Baxter was one of those puritan ministers of the Commonwealth period who refused to accept the changes in the church when Charles II came to the throne in 1661, and the 1662 Prayer Book was authorized. He was expelled from the parish where he was vicar and lived thereafter in poverty. Among his many books was The Poor Manís Family Book
, which came out in 1674 and contained the verses that are the foundation of this utterly joyful hymn. A number of editors have cut and altered it. Gurney, not usually successful in his re-writing of other peopleís hymns, inserted verse three, which gives us now the very satisfying sequence Ďangels, souls at rest, saints, ourselvesí, all swept up into praise. The metre contributes greatly to this, with the four short lines that move us swiftly to the end of each verse.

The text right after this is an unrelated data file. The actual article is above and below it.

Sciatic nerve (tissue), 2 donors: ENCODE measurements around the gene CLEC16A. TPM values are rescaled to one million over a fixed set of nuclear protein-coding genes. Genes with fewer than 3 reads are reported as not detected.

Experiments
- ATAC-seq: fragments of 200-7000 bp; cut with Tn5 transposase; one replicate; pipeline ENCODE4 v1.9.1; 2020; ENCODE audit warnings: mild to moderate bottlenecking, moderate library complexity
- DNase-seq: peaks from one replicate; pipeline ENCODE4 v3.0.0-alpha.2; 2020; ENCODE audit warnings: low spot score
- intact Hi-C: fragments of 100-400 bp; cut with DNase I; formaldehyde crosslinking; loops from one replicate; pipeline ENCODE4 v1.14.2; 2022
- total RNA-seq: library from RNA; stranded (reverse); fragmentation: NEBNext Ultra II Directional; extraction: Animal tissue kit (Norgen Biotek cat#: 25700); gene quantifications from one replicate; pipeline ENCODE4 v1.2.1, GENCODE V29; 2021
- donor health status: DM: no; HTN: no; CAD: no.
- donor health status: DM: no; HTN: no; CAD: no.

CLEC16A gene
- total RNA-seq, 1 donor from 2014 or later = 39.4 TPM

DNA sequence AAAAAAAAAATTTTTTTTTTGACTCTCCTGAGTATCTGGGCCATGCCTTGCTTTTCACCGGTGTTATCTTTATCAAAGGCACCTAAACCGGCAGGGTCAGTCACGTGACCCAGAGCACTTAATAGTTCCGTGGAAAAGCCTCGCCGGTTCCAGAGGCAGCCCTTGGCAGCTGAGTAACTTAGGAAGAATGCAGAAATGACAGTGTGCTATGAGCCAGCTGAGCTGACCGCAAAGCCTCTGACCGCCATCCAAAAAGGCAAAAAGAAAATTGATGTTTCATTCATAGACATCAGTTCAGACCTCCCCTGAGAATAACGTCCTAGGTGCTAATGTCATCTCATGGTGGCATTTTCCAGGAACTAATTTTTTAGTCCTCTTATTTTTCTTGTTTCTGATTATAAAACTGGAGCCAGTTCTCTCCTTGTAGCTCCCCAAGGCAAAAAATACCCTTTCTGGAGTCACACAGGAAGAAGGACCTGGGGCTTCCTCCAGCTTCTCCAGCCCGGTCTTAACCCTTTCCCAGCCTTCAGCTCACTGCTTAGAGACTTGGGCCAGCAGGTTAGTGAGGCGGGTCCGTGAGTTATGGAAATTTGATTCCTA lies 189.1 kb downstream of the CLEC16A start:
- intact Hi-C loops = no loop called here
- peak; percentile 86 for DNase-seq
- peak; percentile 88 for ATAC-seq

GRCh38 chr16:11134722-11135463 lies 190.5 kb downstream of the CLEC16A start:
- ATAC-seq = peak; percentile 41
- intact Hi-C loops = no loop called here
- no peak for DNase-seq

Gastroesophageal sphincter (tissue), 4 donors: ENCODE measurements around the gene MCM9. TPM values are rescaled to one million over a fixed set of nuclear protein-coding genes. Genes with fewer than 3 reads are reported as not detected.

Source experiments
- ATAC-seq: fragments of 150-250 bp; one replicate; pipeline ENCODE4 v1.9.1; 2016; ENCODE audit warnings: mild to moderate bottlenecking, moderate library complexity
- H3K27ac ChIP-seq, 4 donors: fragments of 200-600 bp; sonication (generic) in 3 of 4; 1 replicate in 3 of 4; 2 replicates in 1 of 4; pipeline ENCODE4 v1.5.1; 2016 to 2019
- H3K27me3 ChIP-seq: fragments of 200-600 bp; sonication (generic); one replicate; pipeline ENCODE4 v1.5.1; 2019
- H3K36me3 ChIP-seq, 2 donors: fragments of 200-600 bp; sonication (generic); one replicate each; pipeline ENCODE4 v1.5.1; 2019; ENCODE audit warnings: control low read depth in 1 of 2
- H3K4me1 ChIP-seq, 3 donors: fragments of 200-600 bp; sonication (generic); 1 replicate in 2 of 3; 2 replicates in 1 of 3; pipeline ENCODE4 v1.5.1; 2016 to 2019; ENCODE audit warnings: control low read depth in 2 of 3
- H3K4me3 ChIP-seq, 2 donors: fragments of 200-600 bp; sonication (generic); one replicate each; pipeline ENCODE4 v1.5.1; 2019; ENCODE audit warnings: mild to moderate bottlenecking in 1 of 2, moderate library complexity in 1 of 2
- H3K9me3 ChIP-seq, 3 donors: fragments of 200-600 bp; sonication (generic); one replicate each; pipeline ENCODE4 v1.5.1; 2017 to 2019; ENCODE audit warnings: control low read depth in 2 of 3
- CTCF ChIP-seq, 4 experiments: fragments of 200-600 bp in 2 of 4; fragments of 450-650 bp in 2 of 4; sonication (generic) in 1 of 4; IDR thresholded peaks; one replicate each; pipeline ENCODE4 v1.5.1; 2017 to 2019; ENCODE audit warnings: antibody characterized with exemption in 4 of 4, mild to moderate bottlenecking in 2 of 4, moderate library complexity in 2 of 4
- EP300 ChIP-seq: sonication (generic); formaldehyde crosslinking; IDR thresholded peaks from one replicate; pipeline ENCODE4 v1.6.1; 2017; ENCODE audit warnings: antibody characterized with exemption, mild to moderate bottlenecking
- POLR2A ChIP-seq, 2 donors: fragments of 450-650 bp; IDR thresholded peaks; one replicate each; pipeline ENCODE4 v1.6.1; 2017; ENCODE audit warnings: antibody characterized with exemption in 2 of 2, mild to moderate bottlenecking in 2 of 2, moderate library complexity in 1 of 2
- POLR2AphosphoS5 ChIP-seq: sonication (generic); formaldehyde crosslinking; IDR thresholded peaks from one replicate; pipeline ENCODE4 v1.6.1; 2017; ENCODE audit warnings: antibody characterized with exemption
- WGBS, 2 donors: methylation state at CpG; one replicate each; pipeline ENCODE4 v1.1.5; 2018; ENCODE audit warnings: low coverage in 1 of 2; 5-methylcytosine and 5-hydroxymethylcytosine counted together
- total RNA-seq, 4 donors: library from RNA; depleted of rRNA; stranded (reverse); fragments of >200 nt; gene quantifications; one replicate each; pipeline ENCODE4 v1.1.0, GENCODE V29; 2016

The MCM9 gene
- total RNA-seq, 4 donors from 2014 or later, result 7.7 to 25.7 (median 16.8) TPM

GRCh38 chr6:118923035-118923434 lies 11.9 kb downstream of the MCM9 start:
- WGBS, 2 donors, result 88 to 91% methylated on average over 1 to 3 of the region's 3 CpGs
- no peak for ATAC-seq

Baxter directed that it should be sung to the tune of the 148th psalm. This particular tune to that psalm, however, came a century later. Darwall, the vicar of Walsall, had written a set of tunes for each of the 150 psalms, and this one took the attention of Aaron Williams who included it in his New Universal Psalmist (1770). It seems to have been connected with the present words in the nineteenth century.
from notes by Alan Luff © 2004